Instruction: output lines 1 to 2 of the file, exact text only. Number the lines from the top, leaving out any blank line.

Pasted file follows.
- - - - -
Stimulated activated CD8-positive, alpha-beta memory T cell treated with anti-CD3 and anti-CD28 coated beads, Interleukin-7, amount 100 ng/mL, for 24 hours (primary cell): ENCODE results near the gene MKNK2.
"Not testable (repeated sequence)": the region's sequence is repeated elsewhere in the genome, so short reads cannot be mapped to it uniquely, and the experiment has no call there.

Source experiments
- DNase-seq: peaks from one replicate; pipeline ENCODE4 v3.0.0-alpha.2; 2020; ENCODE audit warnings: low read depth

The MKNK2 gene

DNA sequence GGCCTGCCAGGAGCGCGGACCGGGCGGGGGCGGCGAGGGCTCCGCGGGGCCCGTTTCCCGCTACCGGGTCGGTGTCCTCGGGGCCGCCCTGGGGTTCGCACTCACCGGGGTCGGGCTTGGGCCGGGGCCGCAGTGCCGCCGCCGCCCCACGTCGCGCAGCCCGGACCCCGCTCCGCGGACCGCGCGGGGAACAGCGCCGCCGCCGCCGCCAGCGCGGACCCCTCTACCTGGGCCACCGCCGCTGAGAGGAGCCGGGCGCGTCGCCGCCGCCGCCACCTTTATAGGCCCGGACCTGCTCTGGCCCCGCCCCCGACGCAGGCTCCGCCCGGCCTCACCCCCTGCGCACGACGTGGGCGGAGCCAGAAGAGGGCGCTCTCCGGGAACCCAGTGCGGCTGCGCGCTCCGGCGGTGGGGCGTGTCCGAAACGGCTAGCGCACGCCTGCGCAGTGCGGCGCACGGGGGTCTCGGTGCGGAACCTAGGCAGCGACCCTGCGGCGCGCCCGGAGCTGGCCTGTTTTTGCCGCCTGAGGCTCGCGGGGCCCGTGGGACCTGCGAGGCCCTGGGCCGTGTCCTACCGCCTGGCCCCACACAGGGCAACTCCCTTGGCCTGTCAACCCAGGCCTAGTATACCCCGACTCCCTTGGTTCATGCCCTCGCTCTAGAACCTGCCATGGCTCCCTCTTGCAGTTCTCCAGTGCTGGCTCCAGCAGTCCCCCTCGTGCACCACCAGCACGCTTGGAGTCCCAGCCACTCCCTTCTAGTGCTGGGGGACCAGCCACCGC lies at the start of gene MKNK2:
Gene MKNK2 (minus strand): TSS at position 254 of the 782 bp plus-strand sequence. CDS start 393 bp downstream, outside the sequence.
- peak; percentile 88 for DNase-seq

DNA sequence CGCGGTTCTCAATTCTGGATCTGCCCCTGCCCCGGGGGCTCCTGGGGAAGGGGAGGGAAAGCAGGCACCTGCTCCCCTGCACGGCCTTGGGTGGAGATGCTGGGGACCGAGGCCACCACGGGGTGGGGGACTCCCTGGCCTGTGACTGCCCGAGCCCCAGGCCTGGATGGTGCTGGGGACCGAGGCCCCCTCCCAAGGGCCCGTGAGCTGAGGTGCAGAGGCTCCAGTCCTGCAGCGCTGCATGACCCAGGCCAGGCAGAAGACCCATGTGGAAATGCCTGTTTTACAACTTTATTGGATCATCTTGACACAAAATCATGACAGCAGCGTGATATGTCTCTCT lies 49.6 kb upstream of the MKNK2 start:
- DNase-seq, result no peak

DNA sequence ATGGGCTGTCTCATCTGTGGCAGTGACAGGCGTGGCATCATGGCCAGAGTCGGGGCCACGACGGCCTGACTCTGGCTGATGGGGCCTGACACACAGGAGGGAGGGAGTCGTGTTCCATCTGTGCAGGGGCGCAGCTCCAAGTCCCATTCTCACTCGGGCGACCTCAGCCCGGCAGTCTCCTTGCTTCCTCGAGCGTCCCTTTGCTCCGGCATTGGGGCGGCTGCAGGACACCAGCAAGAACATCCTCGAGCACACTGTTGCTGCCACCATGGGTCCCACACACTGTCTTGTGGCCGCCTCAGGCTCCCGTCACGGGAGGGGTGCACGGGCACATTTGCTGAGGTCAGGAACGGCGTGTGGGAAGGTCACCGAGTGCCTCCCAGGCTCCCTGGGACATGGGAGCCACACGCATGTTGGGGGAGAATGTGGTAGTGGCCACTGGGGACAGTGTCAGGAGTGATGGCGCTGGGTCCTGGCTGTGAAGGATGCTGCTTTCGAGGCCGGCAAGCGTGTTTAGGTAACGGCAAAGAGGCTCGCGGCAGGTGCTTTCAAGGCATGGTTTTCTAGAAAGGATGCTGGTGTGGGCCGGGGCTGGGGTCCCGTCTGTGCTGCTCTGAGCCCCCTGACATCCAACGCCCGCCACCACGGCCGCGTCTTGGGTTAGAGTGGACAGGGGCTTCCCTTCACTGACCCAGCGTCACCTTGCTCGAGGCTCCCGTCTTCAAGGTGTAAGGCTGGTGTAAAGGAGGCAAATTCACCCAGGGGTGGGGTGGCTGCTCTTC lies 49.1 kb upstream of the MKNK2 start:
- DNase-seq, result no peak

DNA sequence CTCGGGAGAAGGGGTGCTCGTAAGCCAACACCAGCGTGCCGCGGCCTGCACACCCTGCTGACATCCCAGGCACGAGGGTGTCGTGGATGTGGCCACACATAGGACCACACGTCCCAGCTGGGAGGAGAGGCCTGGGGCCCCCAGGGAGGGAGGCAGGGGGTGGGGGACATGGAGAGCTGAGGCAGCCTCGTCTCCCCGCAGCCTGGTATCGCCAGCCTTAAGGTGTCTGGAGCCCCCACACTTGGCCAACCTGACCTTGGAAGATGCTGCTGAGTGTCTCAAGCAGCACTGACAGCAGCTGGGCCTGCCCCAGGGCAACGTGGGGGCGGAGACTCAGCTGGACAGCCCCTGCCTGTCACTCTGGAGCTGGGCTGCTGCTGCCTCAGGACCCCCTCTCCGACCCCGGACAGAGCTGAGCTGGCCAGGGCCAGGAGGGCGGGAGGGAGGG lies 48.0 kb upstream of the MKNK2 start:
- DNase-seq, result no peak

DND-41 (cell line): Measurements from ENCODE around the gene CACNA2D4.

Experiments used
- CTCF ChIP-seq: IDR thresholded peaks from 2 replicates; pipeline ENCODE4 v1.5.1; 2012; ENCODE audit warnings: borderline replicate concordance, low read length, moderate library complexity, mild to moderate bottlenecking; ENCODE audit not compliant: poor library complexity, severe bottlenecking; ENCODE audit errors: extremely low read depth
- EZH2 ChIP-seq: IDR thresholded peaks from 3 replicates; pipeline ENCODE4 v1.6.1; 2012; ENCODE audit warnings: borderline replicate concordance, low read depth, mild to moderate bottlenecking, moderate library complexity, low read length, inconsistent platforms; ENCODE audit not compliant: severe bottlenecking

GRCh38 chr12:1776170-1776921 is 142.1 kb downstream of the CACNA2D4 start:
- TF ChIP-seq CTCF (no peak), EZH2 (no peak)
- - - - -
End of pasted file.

Stimulated activated CD8-positive, alpha-beta memory T cell treated with anti-CD3 and anti-CD28 coated beads, Interleukin-7, amount 100 ng/mL, for 24 hours (primary cell): ENCODE results near the gene MKNK2.
"Not testable (repeated sequence)": the region's sequence is repeated elsewhere in the genome, so short reads cannot be mapped to it uniquely, and the experiment has no call there.